For girls only

Well okay, the boys can read this one too.  But I wanted to give them fair warning that they might want to click elsewhere right now.  I can picture my pal Dusty Rhoades suddenly shoving his fingers in his ears and chanting “La La La, I don’t wanna listen to this” when he finds out that this post is About Women’s Fashion, and has only a tenuous connection to books.  But there is a connection.  Sort of.  

Those who know me know that I am, um, fashion challenged.   As I type this, I’m in bare feet and wearing blue jeans, a cotton L.L. Bean shirt, and cotton underwear bought at Walmart.  That’s my summertime outfit.  In winter, I add a flannel shirt and socks, but otherwise it’s the Same Old Thing, seven days a week.  I’m a stickler for comfort, plus I’m that dire combination of being both a Yankee and of Chinese descent. When it comes to thrift, no Scot could hold a candle to that.  

But there comes a time in one’s life when one realizes one must evolve.  And that moment came when I learned that TNT is sending me on the road to promote the new TV show “Rizzoli & Isles.”  They are flying me out to Hollywood at the end of June to do what’s called a “junket,” where the cast and I will be available for interviews.  That’s followed by public screenings of the pilot episode in Boston, Philadelphia, Chicago, Atlanta, and — egad — Times Square, NYC, where I will appear alongside Angie Harmon.

That’s when I decided to trawl through my closet to see what I might wear to these screenings.  I discovered several things.  First, that I still had half my high school wardrobe in there.  I’m happy to report that most of it still fits, but still…  

Not a single outfit I owned was Angie Worthy.  I imagined myself onstage with the svelte and stylish Ms. Harmon as the audience titters: “Who’s that lumberjack in the flannel shirt standing next to her?”  

Clearly I needed to go shopping, but I am probably the only woman in the world who can walk into Saks Fifth Avenue in NYC, spend six exhausting hours combing the racks, and find absolutely nothing that looks good on me.  So, on the advice of friends, editor, and agent, all of whom heard the desperation in my voice, I did something I’d never dreamed of doing.

I made an appointment with a personal shopper.

A week before my planned trip to NYC for Book Expo, I spoke on the phone with a nice young woman named Danielle, a personal shopper at Bergdorf Goodman.  She wanted to know my height, weight, measurements, age, coloring, and budget.  Then she asked: “Which designers do you normally like to wear?”

“Does, um, L.L. Bean count?” I asked.

There was a silence. “What sort of occasion are you shopping for?” she asked.

“I need to look good!” I blurted.  “I’m going to be onstage with Angie Harmon!”

“Oh dear,” she said.  Probably thinking: Honey, you are so f***ed.  But she cheerfully suggested a few designers and told me she’d have a nice selection picked out when I arrived.

A week later, I arrived at the Personal Shopping department of Bergdorf Goodman and was escorted to a giant private dressing room where Danielle and her assistant had about two dozen outfits waiting for me to try on. Since I don’t trust my own fashion sense, I wheedled my agent and editor into coming on the expedition with me, not realizing that we would all be in the same dressing room together.  Where everyone would watch me strip down to my Walmart underwear.  

Danielle zipped me into the first dress.  From the moment I stepped into it, I thought: Oh my god, I love this one!  And it fit like a glove.  Ditto with the second dress.  And the fourth.  Without ever having laid eyes on me, Daneille had managed to choose just the right outfits, and to take all the pain out of the experience.

Within two hours, I bought four dresses, a sweater, and three pairs of shoes.  Then a seamstress magically materialized and pinned a few nips and tucks where they were needed.  Then it was all whisked away to be altered and shipped to my home.  

I even came in under budget.  

What did I learn from the experience?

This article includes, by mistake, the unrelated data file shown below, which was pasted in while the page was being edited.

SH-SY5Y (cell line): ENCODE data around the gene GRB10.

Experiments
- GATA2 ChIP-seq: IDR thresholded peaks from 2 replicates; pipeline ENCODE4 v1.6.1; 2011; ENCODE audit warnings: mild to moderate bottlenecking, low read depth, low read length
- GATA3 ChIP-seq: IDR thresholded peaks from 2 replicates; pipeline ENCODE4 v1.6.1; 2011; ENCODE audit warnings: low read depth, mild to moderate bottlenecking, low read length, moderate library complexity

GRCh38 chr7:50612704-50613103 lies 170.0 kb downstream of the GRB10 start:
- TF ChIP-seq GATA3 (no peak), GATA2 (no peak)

I learned that inside the most diehard L.L. Bean girl lurks a wannabe fashionista.  I learned that even I can wear big-girl high heels.  And I learned that, when the occasion calls for it, yes, I can rise to meet any challenge.

 Even when it means stripping for my editor. 

 

 

 

28 thoughts on “For girls only

  1. J.D. Rhoades

    As I type this, I’m in bare feet and wearing blue jeans, a cotton L.L. Bean shirt, and cotton underwear bought at Walmart."

    And sweetheart, I’m sure you ROCK that look. ๐Ÿ™‚

    Reply
  2. Vicky

    Thanks for the laugh this morning. I share your need for comfort clothes and the thought of shopping for "suitable attire" makes me break out in a sweat. Don’t worry about appearing next to Angie, odds are under her designer dress she’s also wearing Walmart underwear.

    Reply
  3. Shizuka

    At least you were wearing underwear.
    I’m glad you weren’t going commando to avoid the dreaded panty line or wearing strange reducing underwear (Spanx). Now that would have been really embarrassing.

    Reply
  4. Cornelia Read

    Tess, best post EVER! I went to Saks for the first time in NYC with a friend a couple of months ago and watched *her* shop. It was a mindbending experience.

    I think I aspire to having a personal shopper at LL Bean. Or possibly Goodwill.

    Reply
  5. Robert Gregory Browne

    LOL, Tess. If that’s your typical summer outfit, I’m in serious trouble. I’m wearing a ratty t-shirt I bought years ago in Alaska โ€”"If you must smoke, smoke salmon!"โ€”and a pair of sweats rolled up to the knee. Barefoot.

    I’ll let you figure out the underwear part. If you dare.

    Reply
  6. Judy Wirzberger

    Congrats on good things happening in your life – from what you see on TV to what you see in the mirror.

    I’d type more, but picturing all you you in the dressing room has my fingers laughing.

    Reply
  7. Alexandra Sokoloff

    Ahh, Tess, I’m so happy you got to have someone dress you. You’re so lovely, I’m sure everyone around you was thrilled to see you step into clothes that an expert picked – there’s such an art to it.

    I’d love to have a personal shopper (and discovered the pleasures of being dressed when I was acting), but I also love figuring out clothes for myself – I just hate the shopping part. I have to do it all in a binge, then I don’t even look at a store for months and months.

    Reply
  8. Ellen Byerrum

    What a great post, Tess. I’ve never commented here before, but I wanted to applaud your bravery in shopping. Clothes may not make the woman, but they do make her feel comfortable in the appropriate settings. I’d love to see a picture. Personally, I love clothes and now that I’m not working a day job, I miss dressing up in a great suit.